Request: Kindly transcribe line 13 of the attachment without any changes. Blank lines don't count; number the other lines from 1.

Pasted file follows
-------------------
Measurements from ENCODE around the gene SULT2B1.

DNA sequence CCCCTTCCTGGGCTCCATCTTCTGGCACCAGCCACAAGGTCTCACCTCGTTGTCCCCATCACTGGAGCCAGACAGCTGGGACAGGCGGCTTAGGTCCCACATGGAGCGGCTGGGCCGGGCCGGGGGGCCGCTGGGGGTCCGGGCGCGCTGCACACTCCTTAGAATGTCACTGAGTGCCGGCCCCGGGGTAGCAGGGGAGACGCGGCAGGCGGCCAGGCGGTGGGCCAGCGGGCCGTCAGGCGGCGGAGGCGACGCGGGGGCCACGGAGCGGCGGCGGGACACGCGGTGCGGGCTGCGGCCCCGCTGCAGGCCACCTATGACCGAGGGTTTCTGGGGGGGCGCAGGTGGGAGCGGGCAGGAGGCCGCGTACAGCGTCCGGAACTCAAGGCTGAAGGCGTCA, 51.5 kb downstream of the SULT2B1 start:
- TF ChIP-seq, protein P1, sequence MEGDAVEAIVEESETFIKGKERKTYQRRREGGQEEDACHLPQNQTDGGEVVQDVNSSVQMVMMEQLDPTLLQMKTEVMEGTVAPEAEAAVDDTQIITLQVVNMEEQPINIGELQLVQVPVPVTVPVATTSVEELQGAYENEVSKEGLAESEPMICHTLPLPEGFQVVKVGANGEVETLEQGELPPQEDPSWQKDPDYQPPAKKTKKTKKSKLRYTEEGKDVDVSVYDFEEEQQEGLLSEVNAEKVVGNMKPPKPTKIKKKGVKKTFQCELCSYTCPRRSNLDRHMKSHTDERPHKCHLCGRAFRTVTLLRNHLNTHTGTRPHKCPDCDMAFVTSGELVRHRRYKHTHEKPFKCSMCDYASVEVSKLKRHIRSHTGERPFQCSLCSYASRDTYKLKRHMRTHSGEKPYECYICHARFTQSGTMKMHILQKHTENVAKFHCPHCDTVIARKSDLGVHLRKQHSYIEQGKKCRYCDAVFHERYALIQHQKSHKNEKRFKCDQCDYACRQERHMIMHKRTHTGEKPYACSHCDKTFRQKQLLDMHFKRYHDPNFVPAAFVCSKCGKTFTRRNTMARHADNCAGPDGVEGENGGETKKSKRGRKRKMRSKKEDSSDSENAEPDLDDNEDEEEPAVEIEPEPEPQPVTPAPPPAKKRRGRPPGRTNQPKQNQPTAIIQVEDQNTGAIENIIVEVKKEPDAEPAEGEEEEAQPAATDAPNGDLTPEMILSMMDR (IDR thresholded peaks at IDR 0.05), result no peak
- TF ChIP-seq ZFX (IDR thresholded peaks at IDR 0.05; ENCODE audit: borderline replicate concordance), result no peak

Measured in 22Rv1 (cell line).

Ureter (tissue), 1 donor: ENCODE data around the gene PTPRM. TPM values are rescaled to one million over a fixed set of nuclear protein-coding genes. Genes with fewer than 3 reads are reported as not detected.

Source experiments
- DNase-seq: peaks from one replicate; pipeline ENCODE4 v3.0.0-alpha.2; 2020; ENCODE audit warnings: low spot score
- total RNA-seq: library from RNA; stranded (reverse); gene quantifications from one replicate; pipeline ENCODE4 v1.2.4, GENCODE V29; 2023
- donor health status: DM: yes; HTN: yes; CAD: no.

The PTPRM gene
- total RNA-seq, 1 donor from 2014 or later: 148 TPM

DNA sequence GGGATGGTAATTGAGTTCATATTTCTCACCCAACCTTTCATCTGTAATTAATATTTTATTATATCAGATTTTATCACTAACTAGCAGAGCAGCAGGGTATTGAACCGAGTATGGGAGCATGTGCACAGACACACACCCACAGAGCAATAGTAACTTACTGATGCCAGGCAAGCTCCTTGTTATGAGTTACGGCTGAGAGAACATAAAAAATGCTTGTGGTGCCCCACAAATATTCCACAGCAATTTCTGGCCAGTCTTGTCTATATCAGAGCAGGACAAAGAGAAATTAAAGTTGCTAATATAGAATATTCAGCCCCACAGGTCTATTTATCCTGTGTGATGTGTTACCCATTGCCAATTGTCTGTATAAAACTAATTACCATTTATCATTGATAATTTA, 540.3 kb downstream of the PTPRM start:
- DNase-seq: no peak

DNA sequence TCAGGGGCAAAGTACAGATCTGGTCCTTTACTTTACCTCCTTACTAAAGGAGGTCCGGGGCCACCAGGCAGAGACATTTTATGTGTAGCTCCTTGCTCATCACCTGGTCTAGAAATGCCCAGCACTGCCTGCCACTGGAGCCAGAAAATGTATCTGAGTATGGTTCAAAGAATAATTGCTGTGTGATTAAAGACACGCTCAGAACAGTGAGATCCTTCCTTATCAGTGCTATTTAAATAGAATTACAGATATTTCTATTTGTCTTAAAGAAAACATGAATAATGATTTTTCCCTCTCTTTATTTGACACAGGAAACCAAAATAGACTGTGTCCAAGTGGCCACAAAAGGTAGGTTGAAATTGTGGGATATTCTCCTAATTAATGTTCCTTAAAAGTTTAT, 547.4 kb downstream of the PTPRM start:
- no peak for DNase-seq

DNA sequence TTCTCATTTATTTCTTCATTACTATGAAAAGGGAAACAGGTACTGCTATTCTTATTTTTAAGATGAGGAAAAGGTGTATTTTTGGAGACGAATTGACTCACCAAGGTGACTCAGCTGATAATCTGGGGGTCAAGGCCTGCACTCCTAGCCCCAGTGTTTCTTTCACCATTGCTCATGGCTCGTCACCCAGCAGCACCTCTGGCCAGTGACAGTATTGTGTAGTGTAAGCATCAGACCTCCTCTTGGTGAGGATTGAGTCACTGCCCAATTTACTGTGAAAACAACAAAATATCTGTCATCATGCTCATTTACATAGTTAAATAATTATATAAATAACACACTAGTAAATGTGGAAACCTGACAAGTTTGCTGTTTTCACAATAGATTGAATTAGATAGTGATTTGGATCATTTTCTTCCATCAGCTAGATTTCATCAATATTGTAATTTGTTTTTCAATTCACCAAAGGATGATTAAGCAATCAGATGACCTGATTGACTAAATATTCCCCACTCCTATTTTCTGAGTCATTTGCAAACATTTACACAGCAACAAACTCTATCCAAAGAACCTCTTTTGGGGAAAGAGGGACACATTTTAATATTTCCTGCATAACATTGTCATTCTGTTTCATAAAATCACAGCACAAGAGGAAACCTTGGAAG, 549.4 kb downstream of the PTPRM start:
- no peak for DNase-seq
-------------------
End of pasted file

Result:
DNA sequence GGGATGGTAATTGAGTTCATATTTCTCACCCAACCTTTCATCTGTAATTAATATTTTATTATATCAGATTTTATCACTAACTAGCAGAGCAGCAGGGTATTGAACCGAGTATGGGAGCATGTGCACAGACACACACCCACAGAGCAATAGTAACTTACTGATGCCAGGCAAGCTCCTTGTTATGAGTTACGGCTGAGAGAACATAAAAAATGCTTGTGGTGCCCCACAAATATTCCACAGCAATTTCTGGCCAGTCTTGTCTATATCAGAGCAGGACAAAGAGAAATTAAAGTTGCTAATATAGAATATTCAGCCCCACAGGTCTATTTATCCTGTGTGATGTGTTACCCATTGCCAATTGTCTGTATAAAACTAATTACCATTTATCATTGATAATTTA, 540.3 kb downstream of the PTPRM start: